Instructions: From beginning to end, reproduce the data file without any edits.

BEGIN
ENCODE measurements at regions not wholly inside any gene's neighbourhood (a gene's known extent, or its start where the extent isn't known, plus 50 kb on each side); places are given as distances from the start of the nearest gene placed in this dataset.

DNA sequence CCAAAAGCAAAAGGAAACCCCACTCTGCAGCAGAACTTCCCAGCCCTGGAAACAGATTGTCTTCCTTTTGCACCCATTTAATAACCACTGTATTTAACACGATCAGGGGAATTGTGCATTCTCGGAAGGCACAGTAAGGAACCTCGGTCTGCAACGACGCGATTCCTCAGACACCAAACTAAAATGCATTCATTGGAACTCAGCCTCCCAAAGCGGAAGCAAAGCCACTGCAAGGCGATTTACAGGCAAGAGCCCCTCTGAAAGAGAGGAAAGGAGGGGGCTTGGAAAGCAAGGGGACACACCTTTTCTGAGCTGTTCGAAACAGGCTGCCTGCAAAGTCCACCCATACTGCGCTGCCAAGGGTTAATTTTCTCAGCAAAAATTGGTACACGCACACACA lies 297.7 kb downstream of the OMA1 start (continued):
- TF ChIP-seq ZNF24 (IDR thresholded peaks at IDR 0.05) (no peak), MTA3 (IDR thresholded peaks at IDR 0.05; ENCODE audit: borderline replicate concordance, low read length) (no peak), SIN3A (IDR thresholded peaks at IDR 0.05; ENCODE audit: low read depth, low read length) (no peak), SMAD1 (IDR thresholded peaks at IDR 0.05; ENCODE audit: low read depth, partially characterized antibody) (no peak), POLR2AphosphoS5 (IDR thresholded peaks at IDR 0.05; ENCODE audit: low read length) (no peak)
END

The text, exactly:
ENCODE measurements at regions not wholly inside any gene's neighbourhood (a gene's known extent, or its start where the extent isn't known, plus 50 kb on each side); places are given as distances from the start of the nearest gene placed in this dataset.

DNA sequence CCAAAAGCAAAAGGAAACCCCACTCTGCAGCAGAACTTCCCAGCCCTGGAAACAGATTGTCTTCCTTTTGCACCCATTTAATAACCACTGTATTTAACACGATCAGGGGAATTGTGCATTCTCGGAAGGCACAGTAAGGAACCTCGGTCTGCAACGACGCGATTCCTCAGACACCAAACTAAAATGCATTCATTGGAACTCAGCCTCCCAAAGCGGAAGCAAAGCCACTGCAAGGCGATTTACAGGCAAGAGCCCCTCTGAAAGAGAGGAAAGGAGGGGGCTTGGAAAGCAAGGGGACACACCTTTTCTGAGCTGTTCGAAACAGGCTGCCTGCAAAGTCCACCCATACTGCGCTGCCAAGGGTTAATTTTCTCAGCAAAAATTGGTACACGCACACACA lies 297.7 kb downstream of the OMA1 start (continued):
- TF ChIP-seq ZNF24 (IDR thresholded peaks at IDR 0.05) (no peak), MTA3 (IDR thresholded peaks at IDR 0.05; ENCODE audit: borderline replicate concordance, low read length) (no peak), SIN3A (IDR thresholded peaks at IDR 0.05; ENCODE audit: low read depth, low read length) (no peak), SMAD1 (IDR thresholded peaks at IDR 0.05; ENCODE audit: low read depth, partially characterized antibody) (no peak), POLR2AphosphoS5 (IDR thresholded peaks at IDR 0.05; ENCODE audit: low read length) (no peak)